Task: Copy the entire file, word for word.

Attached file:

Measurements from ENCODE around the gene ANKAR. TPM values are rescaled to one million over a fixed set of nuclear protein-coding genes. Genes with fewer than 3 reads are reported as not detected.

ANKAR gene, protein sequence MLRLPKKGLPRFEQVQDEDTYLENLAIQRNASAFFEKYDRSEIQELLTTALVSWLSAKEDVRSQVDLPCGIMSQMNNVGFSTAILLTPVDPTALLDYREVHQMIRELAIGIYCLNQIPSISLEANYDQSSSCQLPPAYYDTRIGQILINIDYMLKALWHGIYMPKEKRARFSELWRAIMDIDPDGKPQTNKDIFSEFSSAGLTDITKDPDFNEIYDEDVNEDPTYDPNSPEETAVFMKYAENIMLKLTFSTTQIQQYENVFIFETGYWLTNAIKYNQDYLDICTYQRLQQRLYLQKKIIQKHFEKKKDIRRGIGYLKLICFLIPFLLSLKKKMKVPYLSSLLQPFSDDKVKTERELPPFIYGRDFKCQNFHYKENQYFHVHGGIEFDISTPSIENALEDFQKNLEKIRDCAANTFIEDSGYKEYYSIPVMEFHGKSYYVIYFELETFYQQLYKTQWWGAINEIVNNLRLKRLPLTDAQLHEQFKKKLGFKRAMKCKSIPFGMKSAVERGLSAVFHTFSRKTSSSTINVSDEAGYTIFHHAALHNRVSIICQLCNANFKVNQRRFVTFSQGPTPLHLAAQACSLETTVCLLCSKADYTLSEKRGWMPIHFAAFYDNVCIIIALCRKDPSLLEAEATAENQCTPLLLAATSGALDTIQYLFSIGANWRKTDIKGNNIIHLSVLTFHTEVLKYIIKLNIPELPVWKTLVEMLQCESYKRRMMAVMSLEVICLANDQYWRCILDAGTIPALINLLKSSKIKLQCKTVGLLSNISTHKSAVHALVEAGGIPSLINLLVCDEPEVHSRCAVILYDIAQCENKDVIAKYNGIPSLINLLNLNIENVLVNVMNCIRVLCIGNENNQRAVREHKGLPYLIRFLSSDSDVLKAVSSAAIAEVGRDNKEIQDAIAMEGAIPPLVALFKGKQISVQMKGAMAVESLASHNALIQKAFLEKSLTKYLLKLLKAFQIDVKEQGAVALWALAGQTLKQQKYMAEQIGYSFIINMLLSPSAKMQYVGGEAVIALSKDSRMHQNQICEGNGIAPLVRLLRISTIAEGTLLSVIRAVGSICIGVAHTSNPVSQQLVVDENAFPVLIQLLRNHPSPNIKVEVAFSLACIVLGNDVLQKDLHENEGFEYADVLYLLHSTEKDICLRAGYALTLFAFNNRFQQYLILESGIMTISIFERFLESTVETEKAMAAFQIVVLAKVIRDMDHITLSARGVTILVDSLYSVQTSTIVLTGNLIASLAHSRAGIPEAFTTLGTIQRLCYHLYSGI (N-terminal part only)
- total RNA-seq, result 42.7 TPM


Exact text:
Measurements from ENCODE around the gene ANKAR. TPM values are rescaled to one million over a fixed set of nuclear protein-coding genes. Genes with fewer than 3 reads are reported as not detected.

ANKAR gene, protein sequence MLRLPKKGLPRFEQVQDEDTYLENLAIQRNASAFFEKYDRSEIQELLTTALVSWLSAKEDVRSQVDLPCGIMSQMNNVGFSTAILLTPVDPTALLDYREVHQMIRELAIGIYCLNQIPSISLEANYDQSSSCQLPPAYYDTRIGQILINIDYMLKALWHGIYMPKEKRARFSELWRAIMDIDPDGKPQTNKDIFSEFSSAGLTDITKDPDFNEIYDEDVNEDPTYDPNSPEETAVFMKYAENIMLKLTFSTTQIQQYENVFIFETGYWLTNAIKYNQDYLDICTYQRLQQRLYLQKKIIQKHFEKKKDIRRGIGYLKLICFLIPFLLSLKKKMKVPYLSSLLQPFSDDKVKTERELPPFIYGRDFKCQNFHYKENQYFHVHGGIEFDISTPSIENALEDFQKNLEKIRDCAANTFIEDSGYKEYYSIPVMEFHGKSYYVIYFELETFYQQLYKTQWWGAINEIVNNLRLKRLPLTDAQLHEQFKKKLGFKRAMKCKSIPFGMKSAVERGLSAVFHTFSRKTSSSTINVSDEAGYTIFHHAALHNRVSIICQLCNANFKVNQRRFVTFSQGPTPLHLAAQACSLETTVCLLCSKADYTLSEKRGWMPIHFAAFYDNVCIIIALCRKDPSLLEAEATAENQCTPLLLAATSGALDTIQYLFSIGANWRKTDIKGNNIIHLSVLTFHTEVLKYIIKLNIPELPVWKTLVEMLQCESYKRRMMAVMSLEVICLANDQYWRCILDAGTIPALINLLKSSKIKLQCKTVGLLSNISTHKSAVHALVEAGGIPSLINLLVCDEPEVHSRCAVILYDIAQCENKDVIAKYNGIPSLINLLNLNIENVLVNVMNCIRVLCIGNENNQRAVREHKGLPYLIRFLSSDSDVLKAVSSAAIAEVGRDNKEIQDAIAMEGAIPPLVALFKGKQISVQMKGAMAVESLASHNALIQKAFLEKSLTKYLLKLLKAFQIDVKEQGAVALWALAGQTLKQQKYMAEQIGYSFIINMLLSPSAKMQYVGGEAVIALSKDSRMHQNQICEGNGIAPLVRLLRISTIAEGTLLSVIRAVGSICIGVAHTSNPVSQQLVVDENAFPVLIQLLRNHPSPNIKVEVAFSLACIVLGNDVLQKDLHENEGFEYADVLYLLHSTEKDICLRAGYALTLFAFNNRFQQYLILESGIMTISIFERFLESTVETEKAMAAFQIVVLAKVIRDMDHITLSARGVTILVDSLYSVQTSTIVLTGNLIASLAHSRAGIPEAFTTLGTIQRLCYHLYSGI (N-terminal part only)
- total RNA-seq, result 42.7 TPM